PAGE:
I would ask people to think about what is left behind if Senator Sanders does not win the nomination. One problem, it seems to me, is that he’s a creature of one state who does not seem to have created a replicable model. How do you translate his supporters’ enthusiasm into sustainable success with other offices?

  7. Raven Onthill March 2, 2016 at 1:20 pm | #

    I’ve been saying for a while that I think the best outcome here might be for Clinton to become President, the Republicans to self-destruct, and Sanders go on to found a new party. That still doesn’t seem like a bad one, though I worry about crusty old general Clinton as President. Do we really need more wrong-headed strategic toughness?

    • ronp March 2, 2016 at 2:01 pm | #

      It is so hard to have a third party in the US — we need a parliamentary system to make it work I think.

      I wish I could vote for a more left wing party than the Democratic party. I don’t support Bernie due to electability concerns and I want a woman president, but I support his policies over Clinton.

      • Iain Green March 2, 2016 at 3:15 pm | #

        So you support Bernie’s policies over Clinton’s but will back Clinton because you doubt his electability and because you want a woman president? Haven’t you seen that Sanders does way better than Clinton against Trump in a succession of polls in the last month, by Fox and CNN of all people? My God, it’s attitudes like that that make me despair. And really, if you are that desperate for a woman president that you would actually choose someone who you placed second for policy, then [choosing my words VERY carefully] you should be very seriously questioning your priorities in my opinion.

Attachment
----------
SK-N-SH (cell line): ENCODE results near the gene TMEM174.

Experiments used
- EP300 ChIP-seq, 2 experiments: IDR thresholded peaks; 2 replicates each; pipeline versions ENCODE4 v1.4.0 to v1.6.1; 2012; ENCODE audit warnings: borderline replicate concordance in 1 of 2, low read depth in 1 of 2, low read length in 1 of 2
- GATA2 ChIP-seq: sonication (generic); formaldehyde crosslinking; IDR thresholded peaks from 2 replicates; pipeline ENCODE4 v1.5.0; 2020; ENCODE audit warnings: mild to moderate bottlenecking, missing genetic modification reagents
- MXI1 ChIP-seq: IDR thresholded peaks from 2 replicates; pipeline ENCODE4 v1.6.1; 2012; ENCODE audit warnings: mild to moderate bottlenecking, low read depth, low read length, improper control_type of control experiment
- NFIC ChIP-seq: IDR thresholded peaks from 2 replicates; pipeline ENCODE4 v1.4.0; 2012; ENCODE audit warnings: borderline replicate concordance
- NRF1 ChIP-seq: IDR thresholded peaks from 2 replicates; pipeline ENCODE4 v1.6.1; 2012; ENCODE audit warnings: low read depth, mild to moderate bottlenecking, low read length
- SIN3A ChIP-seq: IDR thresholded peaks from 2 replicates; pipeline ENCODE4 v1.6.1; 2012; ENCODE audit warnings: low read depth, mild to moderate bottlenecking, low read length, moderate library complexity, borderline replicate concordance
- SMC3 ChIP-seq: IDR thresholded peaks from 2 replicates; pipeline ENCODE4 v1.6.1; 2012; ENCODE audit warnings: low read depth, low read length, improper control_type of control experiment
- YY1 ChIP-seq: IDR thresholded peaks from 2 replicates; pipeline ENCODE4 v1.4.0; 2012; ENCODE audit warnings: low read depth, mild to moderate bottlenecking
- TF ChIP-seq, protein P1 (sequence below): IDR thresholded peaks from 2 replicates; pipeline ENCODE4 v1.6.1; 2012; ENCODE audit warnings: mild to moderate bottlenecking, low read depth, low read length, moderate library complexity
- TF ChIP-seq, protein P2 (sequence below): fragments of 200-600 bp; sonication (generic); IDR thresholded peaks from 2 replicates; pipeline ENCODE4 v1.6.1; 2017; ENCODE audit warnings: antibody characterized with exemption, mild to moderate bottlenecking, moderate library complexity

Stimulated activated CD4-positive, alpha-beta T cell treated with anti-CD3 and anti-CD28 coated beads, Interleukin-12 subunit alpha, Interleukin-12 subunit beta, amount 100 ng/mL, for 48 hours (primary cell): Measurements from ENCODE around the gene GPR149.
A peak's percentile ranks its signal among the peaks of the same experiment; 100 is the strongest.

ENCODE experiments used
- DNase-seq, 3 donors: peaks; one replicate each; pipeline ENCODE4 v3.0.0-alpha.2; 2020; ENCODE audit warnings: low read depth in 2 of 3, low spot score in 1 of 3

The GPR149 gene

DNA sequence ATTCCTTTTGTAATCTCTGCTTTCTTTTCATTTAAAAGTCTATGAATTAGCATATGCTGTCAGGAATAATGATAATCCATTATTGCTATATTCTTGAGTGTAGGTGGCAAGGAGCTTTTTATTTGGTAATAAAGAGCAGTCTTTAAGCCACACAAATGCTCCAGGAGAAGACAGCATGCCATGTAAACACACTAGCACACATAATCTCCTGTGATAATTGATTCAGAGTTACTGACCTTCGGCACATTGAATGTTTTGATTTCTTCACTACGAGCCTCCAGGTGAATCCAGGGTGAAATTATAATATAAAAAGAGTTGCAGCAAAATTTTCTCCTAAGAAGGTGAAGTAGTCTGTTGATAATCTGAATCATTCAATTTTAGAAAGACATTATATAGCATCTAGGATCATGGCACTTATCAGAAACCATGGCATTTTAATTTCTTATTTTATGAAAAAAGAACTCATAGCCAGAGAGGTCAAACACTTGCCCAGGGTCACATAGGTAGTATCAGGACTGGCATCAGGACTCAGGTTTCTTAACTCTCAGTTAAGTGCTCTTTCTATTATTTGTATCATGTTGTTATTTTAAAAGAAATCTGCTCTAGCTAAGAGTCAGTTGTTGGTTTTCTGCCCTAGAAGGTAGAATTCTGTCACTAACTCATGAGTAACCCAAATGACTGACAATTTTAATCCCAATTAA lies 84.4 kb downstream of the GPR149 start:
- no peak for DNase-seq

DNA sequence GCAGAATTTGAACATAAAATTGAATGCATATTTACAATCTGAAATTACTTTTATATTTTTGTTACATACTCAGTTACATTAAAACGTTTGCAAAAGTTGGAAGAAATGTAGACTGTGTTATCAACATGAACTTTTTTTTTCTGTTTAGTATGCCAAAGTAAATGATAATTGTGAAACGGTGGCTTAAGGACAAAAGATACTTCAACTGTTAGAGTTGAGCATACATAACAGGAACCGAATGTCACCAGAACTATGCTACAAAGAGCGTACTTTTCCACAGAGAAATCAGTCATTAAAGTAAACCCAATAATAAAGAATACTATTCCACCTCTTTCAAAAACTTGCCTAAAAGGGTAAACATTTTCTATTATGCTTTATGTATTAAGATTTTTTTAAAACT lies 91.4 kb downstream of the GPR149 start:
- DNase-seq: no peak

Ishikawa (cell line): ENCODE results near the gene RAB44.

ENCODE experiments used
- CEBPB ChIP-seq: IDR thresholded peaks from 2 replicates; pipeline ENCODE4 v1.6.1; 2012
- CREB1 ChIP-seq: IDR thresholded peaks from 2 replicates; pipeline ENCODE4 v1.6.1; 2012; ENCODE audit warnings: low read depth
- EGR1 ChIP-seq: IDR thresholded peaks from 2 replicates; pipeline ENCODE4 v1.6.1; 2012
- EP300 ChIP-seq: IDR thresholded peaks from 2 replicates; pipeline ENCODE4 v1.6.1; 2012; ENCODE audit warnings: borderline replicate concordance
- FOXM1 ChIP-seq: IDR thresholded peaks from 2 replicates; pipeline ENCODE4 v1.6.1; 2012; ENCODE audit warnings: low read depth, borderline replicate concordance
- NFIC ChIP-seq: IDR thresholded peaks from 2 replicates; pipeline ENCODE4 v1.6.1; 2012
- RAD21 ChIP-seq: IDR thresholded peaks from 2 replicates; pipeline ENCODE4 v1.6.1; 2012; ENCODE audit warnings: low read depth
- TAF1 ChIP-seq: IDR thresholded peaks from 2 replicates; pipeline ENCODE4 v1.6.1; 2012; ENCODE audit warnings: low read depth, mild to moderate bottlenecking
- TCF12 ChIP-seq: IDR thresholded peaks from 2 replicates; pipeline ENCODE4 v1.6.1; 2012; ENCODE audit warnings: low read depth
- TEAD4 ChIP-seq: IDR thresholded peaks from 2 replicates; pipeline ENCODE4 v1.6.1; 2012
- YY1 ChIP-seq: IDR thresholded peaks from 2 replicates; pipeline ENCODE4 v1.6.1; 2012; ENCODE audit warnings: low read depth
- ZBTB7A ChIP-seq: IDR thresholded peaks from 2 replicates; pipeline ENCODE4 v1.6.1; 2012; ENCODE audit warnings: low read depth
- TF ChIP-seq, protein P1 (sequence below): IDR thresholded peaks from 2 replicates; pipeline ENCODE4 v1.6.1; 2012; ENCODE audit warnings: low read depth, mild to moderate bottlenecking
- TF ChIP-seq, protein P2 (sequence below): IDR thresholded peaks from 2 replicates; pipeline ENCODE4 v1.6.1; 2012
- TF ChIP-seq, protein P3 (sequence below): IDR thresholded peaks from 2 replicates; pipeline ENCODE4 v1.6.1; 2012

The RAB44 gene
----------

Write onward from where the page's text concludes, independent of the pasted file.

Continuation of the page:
• ronp March 2, 2016 at 5:24 pm | #

          I just don’t think the policy differences between Sanders and Clinton are that great in regard what can get through the house and senate over the next eight years. Yes, you do have a point about elect-ability, but I still believe Clinton has an advantage with minority voters and being vetted.

          • “…but I still believe Clinton has an advantage with minority voters and being vetted.”

            Vetted for what, exactly, and by whom?

          • Mikep March 2, 2016 at 7:56 pm | #

            Really?! Email hill, still being investigated has a better chance at being vetted? The candidate her own party doesn’t trust!?

            And the argument that you’re going to vote Clinton for a woman potus, even though she’s less electable (you admit this now but in previous comment said otherwise), where do I begin…. Perhaps tulsai gabbard, who said Bernie has the judgment needed and won’t support regime change like Clinton. Big difference there. As evidenced by Iraq war vote of course. Also Clinton takes big money, corrupt $ at that. So if you think she’s getting ANYTHING done, you’re sadly mistaken. Nothing gets done unless we change a corrupt campaign finance system, something only Bernie has the guts to take on. I could tell you more but I’m guessing you don’t wanna hear it.